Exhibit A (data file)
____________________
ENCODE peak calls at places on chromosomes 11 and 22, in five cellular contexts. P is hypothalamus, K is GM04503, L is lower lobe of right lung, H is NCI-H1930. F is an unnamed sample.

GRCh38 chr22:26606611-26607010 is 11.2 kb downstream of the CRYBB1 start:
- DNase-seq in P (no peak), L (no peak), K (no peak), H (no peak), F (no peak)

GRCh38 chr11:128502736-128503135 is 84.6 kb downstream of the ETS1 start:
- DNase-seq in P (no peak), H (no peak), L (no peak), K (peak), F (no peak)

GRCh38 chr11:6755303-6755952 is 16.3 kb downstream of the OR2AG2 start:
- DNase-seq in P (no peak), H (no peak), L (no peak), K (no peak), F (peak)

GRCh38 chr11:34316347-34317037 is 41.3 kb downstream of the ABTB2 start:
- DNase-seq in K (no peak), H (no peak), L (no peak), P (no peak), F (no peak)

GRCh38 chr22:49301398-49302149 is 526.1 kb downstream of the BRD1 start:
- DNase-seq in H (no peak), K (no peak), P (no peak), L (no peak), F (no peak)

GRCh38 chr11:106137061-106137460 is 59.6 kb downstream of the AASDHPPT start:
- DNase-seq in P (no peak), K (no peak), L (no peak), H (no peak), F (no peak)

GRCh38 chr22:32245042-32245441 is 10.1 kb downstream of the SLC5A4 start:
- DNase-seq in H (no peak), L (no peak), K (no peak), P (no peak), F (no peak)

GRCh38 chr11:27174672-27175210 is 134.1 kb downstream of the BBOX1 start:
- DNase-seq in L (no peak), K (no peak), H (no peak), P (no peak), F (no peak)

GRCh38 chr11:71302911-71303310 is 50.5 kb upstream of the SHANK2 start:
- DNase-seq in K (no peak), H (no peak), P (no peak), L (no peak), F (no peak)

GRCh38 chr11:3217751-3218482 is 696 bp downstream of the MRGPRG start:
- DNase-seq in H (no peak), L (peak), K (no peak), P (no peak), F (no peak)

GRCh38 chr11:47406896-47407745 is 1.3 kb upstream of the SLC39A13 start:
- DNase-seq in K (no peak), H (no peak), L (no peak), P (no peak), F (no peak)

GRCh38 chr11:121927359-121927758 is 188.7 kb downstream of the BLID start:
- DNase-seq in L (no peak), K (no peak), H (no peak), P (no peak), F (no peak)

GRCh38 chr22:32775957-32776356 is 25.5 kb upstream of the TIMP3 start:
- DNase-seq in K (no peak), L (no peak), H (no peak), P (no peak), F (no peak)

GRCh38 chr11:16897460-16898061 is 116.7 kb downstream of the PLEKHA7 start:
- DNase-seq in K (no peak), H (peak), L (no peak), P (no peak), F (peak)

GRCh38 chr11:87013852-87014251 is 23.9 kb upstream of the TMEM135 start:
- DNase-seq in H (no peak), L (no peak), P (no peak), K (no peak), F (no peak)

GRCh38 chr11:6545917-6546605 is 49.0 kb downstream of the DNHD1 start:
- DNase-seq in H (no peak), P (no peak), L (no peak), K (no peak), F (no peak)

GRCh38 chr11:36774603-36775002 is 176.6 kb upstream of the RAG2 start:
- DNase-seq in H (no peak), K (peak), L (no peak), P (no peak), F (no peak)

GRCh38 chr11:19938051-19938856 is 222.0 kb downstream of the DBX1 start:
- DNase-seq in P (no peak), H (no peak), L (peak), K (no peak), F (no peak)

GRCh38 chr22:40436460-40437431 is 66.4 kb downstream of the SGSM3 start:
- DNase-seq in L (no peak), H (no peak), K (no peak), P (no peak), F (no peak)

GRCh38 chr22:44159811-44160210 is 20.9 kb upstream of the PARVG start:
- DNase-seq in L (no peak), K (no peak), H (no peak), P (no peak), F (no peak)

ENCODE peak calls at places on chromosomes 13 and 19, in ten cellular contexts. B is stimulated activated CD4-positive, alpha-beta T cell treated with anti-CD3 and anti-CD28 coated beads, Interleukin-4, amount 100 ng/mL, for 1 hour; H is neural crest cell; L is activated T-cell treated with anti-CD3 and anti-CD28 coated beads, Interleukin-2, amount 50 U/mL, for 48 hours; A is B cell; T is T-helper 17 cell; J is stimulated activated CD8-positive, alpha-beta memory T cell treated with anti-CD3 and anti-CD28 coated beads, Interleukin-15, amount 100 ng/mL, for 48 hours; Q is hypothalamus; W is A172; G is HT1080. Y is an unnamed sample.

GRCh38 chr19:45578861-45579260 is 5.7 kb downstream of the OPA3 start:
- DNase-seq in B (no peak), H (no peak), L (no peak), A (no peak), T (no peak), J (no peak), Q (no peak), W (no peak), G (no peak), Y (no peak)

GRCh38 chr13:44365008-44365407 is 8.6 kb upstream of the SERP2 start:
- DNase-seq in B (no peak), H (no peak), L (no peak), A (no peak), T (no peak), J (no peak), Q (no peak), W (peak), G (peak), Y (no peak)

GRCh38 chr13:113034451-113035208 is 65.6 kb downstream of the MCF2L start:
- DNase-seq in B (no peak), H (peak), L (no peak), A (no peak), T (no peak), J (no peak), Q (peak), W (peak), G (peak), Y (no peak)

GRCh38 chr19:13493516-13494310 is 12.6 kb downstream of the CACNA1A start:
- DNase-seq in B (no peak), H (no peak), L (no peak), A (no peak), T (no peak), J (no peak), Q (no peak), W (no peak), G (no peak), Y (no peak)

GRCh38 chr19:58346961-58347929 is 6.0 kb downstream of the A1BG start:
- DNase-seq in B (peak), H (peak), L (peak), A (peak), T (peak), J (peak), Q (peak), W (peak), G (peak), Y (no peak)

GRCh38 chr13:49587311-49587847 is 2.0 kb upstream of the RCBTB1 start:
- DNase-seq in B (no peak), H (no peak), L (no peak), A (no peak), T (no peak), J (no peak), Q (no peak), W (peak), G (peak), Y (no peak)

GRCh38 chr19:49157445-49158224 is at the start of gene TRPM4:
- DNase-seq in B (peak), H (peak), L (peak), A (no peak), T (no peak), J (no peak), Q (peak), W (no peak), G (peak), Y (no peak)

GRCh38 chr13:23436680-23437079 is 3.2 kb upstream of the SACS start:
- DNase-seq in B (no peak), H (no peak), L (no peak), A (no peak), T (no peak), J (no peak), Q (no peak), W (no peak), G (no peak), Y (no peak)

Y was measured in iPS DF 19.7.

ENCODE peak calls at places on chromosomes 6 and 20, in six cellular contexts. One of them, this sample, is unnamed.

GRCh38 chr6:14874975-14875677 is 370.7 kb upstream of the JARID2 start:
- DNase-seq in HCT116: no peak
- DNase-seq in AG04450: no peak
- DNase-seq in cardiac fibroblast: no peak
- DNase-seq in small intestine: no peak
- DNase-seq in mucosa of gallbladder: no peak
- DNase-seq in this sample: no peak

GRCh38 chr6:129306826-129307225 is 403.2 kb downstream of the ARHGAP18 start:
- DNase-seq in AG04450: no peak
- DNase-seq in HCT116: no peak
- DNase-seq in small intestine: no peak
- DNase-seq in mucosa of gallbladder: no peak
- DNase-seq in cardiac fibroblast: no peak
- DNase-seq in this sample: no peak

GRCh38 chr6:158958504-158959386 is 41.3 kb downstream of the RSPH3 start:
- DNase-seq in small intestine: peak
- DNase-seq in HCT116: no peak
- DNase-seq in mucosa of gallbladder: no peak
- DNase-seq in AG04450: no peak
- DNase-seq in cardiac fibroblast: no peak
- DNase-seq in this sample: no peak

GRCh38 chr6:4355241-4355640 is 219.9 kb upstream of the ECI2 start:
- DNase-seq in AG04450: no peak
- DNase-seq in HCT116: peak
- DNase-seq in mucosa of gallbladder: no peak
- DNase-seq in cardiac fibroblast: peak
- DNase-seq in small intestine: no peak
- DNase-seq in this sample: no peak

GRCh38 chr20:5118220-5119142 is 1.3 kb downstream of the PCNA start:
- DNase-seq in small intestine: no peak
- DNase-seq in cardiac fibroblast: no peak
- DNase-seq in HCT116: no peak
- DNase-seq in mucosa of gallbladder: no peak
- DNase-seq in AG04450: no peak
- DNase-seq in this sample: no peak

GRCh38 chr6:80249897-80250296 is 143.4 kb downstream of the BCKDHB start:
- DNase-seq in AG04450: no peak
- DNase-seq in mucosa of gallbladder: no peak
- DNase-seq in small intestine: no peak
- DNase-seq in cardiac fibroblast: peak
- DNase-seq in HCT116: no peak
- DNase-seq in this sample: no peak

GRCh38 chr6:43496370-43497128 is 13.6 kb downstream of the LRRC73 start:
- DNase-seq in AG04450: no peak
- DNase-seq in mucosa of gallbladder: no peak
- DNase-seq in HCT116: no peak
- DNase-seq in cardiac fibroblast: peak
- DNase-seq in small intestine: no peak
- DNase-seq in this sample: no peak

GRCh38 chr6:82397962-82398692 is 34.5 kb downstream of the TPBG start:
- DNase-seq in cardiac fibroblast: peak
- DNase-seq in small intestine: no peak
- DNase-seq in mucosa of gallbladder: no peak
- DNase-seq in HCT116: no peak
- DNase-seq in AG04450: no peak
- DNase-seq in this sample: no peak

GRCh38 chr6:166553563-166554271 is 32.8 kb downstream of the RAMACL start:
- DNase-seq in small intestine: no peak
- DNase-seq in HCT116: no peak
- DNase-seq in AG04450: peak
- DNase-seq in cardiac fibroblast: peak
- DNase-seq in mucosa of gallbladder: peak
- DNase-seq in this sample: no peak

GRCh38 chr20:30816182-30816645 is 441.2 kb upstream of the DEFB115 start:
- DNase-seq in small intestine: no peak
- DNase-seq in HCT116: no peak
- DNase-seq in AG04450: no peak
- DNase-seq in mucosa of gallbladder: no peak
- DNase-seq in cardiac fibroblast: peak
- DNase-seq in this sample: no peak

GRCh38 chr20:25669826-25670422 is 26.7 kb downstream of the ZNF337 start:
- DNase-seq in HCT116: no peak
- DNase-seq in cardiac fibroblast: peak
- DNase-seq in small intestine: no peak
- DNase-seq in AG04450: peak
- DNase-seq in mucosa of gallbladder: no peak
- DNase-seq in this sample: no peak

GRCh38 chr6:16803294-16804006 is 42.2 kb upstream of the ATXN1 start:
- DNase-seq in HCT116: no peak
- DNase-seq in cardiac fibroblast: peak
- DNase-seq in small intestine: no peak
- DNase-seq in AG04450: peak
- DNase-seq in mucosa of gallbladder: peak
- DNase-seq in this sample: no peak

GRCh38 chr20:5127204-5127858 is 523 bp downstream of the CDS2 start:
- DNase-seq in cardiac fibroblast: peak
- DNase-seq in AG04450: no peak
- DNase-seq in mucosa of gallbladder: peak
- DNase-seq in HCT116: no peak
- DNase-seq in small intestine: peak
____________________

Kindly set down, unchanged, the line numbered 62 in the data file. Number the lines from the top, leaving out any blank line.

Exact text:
- DNase-seq in HCT116: no peak